Photo: Ruth Hartnup/Flickr
The latest Real Estate Board of Greater Vancouver (REBGV) data is in, and it shows that Metro Vancouver home sales saw another precipitous year-over-year drop in November. In total, 2,214 homes were sold during the month, down 37.2 per cent from November 2015 and 7.6 per cent below the 10-year sales average for the month.
Home sales in Metro Vancouver have been falling since July, and many believe the region’s foreign-buyer tax is largely responsible. It was put in place on August 2nd, and since then has drastically reduced the number of residential real estate transactions involving foreign buyers — in October, only 3 per cent of deals in the area involved foreign buyers.
Even so, REBGV President Dan Morrison has said in the past that market conditions were changing before the tax took effect. In a press release accompanying last month’s data, he simply said that although it’s been “anything but a normal year for the Metro Vancouver housing market, supply and demand totals have returned to more historically normal levels over the last few months.”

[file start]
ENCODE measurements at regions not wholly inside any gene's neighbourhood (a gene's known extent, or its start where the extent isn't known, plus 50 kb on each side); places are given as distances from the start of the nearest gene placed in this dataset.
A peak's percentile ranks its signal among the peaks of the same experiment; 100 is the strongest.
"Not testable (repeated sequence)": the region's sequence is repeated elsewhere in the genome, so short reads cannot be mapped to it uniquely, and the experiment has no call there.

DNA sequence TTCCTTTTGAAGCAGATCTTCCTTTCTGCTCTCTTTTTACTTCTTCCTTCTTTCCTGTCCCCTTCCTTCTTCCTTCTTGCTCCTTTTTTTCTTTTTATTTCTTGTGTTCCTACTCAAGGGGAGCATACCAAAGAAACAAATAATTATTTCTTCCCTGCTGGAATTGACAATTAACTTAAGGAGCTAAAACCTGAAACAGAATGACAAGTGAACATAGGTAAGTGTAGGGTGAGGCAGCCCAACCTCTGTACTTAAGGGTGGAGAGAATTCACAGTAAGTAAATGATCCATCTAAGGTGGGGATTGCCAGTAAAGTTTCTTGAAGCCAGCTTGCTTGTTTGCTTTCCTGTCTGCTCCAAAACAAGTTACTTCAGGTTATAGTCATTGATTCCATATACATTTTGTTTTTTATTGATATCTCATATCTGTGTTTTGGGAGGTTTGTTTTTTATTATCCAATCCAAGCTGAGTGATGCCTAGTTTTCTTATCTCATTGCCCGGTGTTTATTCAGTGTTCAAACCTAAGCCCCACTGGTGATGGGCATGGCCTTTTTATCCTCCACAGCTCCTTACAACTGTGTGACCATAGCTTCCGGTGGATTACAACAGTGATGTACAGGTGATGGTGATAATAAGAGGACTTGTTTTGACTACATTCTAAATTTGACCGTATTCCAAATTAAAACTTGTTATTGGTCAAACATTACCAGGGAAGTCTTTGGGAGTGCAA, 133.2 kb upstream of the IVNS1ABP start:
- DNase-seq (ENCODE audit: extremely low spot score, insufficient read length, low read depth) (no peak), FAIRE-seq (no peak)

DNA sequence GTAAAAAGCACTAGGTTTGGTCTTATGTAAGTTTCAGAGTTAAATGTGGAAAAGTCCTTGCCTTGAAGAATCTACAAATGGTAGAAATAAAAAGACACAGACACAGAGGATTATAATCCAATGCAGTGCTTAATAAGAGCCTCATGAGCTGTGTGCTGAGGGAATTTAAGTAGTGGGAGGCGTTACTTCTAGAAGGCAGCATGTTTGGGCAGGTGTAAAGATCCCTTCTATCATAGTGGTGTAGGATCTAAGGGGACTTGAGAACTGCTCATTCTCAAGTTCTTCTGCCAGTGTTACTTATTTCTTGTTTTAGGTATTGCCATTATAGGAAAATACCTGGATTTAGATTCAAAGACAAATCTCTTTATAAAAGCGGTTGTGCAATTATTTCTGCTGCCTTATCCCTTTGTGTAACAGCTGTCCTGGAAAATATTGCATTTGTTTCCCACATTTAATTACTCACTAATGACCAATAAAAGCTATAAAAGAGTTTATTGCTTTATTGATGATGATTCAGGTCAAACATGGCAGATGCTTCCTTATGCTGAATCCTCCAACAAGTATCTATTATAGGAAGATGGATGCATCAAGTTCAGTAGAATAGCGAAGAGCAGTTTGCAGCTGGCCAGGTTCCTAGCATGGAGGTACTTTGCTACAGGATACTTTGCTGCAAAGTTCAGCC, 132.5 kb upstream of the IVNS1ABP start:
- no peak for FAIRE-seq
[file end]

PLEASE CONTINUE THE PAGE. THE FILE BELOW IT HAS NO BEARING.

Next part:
Detached home sales were particularly low last month, coming in at 638 units. That’s a fall of 52.2 per cent from the year-ago period. By comparison, attached home sales fell 40.9 per cent year-over-year, while apartment sales sunk 22.7 per cent.
“Demand, relative to supply, for detached homes is lower right now than demand for townhomes and apartments,” explained Morrison in the release, adding, “[t]his is causing prices to remain stable, or flat, for townhomes and apartments, while detached homes are seeing modest month-over-month declines.”
Prices for all home types remain high despite the fact that sales are on the decline. While the MLS Home Price Index composite benchmark price for all homes in Metro Vancouver sank 1.2 per cent from October to November, coming in at $908,300, that’s still up 20.5 per cent from November 2015.
Many market watchers expect Metro Vancouver home prices to cool in 2017, but for now the sales-to-active-listings ratio seems to indicate otherwise. It rose 2 per cent in November to reach 26.4 per cent — home prices tend to experience upward pressure when the ratio is over 20 per cent for several months at a time.